Editor’s note: Sunil Gupta is the Edward W. Carter Professor of Business Administration and Head of the Marketing Department at Harvard Business School.
After months of speculations and hype, Facebook filed its S-1 yesterday as it prepares to go public. This public offering could value the company at almost $100 billion, more than the GDP of Iceland, Cyprus, Jordan and Kenya combined; and almost five times the initial market value of Google when it went public in 2004.
There are many indications that Facebook is likely to live up to its promise. Here are a few of them:
- Growth: Facebook has become the dominant social network in the world with 845 million users. At the same time it still has a significant potential for growth. In emerging markets such as Brazil and India, it has just begun with only 37 million and 46 million users respectively. The strong network effects give Facebook a significant competitive advantage over new players like Google+.
- User Engagement: One of the most interesting things that the recent S-1 reveals is the level of engagement of Facebook users. Of the 845 million monthly active users (MAU), more than half or 450 million are daily active users (DAU). This ratio of more than 50% shows remarkable stickiness and engagement to the site. Recent data also shows that messages through Facebook have now surpassed emails.
- Revenues and Profits: Facebook showed impressive growth in revenue from $2b in 2010 to $3.7b in 2011. More importantly the company is highly profitable with $1b in net income, or more than 25% of revenue. Compare that to Amazon, whose operating margin fell to 1.5% recently, yet its market cap stands at almost $81 billion.
- Future Revenue Potential: Facebook makes most of its money from display advertising and it is already a leader in this field ahead of Google and Yahoo. Display ad market has been slow to take off, but with the rise of rich media and development of new metrics the display ads market is likely to grow in the future and Facebook is well positioned to benefit from it. In addition, Facebook makes over half a billion of its revenues from payments and other fees as a platform provider. In other words, Zynga and other developers can use the Facebook platform to reach its 845 million users and Facebook collects “rents” from these companies. This platform revenue has a very large upside potential and it has already increased from 1% of Facebook’s revenue in March 2010 to almost 17% in December 2011.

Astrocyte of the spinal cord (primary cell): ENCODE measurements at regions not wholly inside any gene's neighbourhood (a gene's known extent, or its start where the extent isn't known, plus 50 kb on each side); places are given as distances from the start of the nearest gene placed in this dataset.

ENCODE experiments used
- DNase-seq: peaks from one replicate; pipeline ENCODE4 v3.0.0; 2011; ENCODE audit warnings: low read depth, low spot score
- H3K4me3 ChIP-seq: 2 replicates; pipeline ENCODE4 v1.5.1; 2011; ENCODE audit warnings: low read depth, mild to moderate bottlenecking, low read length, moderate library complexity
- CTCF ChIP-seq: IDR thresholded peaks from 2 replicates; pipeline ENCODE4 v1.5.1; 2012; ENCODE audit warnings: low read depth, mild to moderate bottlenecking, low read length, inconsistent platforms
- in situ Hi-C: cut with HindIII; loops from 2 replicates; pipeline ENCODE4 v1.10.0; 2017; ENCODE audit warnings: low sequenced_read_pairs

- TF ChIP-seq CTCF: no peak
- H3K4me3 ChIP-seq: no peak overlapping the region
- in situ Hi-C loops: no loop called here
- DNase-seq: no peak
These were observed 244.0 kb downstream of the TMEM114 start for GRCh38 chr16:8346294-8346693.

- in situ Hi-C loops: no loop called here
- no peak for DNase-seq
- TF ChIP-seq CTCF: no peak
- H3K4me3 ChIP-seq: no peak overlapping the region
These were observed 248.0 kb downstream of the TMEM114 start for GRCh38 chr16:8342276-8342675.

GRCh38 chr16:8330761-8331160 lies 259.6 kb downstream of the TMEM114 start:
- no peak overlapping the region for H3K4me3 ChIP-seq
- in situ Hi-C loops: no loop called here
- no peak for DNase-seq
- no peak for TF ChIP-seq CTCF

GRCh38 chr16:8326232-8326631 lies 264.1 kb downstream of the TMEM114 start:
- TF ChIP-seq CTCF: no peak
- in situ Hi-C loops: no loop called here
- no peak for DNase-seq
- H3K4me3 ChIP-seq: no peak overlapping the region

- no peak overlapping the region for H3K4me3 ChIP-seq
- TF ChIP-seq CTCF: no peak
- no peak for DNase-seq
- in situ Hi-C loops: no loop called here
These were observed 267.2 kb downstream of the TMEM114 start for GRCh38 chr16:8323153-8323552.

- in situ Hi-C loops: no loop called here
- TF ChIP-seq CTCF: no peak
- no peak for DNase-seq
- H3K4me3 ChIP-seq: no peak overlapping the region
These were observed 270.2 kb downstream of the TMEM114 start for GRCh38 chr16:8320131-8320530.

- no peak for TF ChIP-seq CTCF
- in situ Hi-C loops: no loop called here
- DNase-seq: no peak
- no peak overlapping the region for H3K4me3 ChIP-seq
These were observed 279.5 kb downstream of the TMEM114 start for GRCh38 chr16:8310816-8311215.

- Limited investment: Facebook’s marketing cost is only 12% of its revenue. In contrast, Groupon’s marketing cost ballooned to almost 54% of its revenues in 2011. After almost 7 years of operation, Facebook employs only 3,000 people since it business is scalable. Compare this to Groupon and Zynga that already have more than 3,000 employees in 3-4 years of their history.
- Quality of management: Many startups implode as they grow and become big since the entrepreneurs do not have the leadership and management skills to run a large public company. Google was shrewd enough to hire Eric Schmidt as its CEO and Facebook has Sheryl Sandberg as the mature captain of the ship.
All this is not to say that Facebook won’t have challenges or there are no risks. History tells us that large successful companies are not immune to failure. Facebook faces challenges in the advertising market. Its over dependence on Zynga for platform revenue is also a matter of concern. Nonetheless, in my view Facebook is well poised to meet its high expectations.
Why should we care?
A successful public offering will certainly make Mark Zuckerberg and many of Facebook employees very rich, but what does mean for us and why should we care?
Facebook is one of the darlings of the tech industry and its IPO is clearly one of the largest and the most talked about event in tech industry. Given the mixed performance of recent tech IPOs such as Groupon and Zynga, many experts have been predicting that the Web 2.0 bubble is about to burst. If Facebook IPO underperforms this may indeed become a self-fulfilling prophecy, as the future tech companies would find it much harder to garner the interest of investors.
Tech industry has been a shining light in an otherwise gloomy US economy – it is where US still excels and no amount of outsourcing or cheap labor has taken away the American advantage. US is still considered the hub of technology and innovation and Apple, Google and FB are symbolic of this. A lukewarm reception for Facebook IPO could dampen this enthusiasm among investors and VCs that can have a negative ripple effect on the future Zuckerbergs and potentially on a thriving part of the economy.
Mark Zuckerberg dropped out of Harvard to create this thriving company, following in the footsteps of Bill Gates. Perhaps we at Harvard should encourage our best students to leave us!